Prime100 SPD Air Dog Food Review

Prime100 dog foods have become increasingly popular in recent years, and this air-dried version is the latest addition to the range.

I’m a fan of air-dried dog foods as a really convenient way to feed your dog while keeping nutrients more intact, so we’re off to a good start.

But I can’t ignore the price – it’s even more expensive than ZIWI Peak. Let’s use that as a comparison, as most people know where they’re at with ZIWI Peak.

Actually, it’s even more expensive than Frontier Pets, which uses freeze-drying as an even better form of removing moisture and extending shelf life. Not only that, but they list their ingredients as ethically farmed, non GMO, organic, free-range, human grade ingredients, which doesn’t appear to be the case with Prime100 SPD Air.

Prime100 SPD Air dog food review (Chicken & Brown Rice)

What the marketing says

The marketing states Prime100 SPD Air is “vet endorsed” and “scientifically formulated”, but I can’t find out which vet endorsed it, why they endorsed it, or why the food is scientifically formulated. Do you know?

Bondi Vet?

SPD stands for Single Protein Diet which will help if your dog suffers food sensitivities on a particular meat protein like chicken, lamb, or beef. If your dog doesn’t have sensitivities you’re probably better feeding a mix of meats, or rotating between recipes.

Feeding an unvaried single protein diet for a long period may lead to intolerances. There’s been lots of research with this in human nutrition studies.

There’s some other claims on the packaging of SPD Air, including “zero GI issues” and “zero gluten”, and a “palatability guarantee” which I assume means your dog will eat it.

What the ingredients say

I wish there was more clarity with Prime100 SPD Air in terms of labelling and marketing. Take ZIWI Peak – on the front of the bag they state “96% chicken, organs, & NZ green mussels”, and “Free Range” in the title.

This doesn’t seem to be the case with Prime100 SPD Air.

They don’t say how much meat is in the food, but through the grapevine I’ve heard 90% meat and organs. I’m not sure if that’s wet weight or dry weight (yes, there’s a difference – I’ll tell you why later).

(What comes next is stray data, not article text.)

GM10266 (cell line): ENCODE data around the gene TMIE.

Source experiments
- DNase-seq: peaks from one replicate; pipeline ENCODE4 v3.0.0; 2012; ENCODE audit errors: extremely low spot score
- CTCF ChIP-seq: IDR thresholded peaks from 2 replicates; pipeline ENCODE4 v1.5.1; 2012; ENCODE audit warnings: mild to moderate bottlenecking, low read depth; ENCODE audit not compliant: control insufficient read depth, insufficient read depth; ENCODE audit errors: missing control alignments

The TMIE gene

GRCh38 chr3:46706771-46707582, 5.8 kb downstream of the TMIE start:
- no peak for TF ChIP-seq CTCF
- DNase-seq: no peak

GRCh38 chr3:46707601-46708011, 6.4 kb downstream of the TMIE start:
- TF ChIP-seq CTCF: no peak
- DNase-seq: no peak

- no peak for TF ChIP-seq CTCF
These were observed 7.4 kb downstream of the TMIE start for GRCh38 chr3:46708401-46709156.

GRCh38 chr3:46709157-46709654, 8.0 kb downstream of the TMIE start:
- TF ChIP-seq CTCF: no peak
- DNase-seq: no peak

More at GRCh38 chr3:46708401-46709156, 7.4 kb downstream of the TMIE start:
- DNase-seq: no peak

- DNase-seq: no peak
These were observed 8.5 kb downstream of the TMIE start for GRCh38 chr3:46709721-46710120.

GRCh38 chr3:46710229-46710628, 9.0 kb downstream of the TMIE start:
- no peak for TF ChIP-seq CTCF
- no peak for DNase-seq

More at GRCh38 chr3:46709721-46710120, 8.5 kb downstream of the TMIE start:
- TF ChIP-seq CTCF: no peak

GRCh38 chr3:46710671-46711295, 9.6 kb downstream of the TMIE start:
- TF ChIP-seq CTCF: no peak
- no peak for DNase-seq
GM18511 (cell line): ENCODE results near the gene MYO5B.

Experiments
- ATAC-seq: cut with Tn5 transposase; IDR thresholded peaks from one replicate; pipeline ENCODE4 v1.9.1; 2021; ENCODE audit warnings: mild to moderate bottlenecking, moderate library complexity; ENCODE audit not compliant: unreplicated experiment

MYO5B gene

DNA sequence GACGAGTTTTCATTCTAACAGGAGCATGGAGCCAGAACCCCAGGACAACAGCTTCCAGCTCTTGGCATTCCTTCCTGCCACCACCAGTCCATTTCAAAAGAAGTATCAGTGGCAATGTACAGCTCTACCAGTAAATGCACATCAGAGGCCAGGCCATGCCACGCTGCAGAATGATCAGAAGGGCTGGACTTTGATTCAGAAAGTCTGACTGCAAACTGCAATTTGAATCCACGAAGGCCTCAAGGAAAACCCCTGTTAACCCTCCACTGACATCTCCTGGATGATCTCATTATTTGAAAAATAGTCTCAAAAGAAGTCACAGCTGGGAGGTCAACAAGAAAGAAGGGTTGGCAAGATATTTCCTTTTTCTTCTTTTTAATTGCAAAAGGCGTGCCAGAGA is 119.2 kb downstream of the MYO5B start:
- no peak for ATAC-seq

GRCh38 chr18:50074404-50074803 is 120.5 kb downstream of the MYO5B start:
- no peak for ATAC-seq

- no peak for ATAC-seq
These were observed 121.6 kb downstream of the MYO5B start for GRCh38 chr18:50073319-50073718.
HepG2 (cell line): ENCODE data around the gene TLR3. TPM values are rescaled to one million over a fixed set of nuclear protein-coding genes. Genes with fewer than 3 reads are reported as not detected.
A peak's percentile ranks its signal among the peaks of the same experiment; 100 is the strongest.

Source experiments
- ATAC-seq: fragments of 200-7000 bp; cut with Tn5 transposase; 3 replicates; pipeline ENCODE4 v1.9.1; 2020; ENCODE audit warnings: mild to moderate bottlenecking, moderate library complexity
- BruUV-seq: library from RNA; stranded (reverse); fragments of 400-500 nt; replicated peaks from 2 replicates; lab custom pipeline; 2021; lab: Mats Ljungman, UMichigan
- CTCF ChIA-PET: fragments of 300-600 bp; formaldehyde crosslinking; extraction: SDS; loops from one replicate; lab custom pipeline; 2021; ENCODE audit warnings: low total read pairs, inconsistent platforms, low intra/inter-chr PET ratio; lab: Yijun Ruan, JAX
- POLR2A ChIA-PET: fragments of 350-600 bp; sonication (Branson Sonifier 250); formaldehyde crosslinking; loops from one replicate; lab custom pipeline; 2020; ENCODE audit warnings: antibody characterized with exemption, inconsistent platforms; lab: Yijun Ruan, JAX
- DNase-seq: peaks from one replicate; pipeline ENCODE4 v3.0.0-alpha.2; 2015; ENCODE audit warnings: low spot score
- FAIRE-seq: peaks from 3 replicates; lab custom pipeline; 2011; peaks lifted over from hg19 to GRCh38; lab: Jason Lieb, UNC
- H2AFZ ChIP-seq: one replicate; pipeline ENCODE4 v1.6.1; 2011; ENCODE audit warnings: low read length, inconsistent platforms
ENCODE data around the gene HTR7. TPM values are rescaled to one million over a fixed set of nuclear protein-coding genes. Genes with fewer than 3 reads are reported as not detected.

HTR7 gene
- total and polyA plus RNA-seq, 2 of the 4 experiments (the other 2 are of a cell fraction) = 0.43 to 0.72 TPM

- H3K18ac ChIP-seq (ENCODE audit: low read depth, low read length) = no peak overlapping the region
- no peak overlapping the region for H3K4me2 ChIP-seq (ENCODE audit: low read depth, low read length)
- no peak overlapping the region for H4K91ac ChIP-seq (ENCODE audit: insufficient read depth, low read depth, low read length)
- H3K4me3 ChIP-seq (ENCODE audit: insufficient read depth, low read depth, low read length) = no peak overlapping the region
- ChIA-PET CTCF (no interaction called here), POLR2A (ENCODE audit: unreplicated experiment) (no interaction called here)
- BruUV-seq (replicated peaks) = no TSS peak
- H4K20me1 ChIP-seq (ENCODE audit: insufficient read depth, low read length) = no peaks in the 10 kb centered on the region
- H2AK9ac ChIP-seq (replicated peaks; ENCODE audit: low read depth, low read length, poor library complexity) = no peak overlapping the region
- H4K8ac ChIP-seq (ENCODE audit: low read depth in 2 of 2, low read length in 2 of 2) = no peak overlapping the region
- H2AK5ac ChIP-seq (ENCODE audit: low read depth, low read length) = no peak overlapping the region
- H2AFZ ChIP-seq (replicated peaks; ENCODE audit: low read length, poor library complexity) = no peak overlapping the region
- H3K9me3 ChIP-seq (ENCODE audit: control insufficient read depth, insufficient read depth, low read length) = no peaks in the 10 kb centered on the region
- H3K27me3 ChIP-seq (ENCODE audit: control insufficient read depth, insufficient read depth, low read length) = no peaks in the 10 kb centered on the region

Apparently the meat in Prime100 SPD Air is human grade, but again without this being listed on the packaging I can’t confirm if this is true.

Prime100 SPD Air Dog Food Review

The meat in the Chicken & Brown Rice formula is listed Australian chicken meat. But is this inclusive of offal? Ground bone? Or just chicken mince?

Given most nutrients come from organs it would be useful to know if they are included? We can’t assume.

To compare, ZIWI Peak specifically lists chicken, chicken heart, chicken liver, chicken bone. Not just “chicken meat”.

We find the same lack of clarity with the second ingredient, which is carrot.

Did you expect brown rice as the second ingredient?

I did, given “Chicken & Brown Rice” is the recipe name.

It probably shouldn’t matter too much, but when ZIWI Peak is cheaper, with more meat ingredients, and more open about what it’s made from, it’s hard to ignore.

Prime100 SPD Air Dog Food Review

The composition of SPD Air is listed on the Prime100 website as “Guaranteed Analysis DM basis”. I find this a little frustrating.

Why say DM rather than “Dry Matter”?

Isn’t it best to be clear?

It took me a bit of time to realise what they meant by DM, but listing dry matter rather than wet makes protein and fat appear higher.

Given the guaranteed analysis is dry matter, 33.8% protein and 27.9% fat would leave a remaining 38.3% for carbohydrates and ash content. Don’t worry if you’ve lost me with this, but it’s an interesting point which I’ll explain.

Remember I mentioned earlier meat ingredients were supposedly 90% of the product? My guess is that’s wet weight, so inclusive of the water which is then removed in freeze drying.

That would mean on a dry matter (or “DM”) basis there isn’t the same ratio of meat to other ingredients.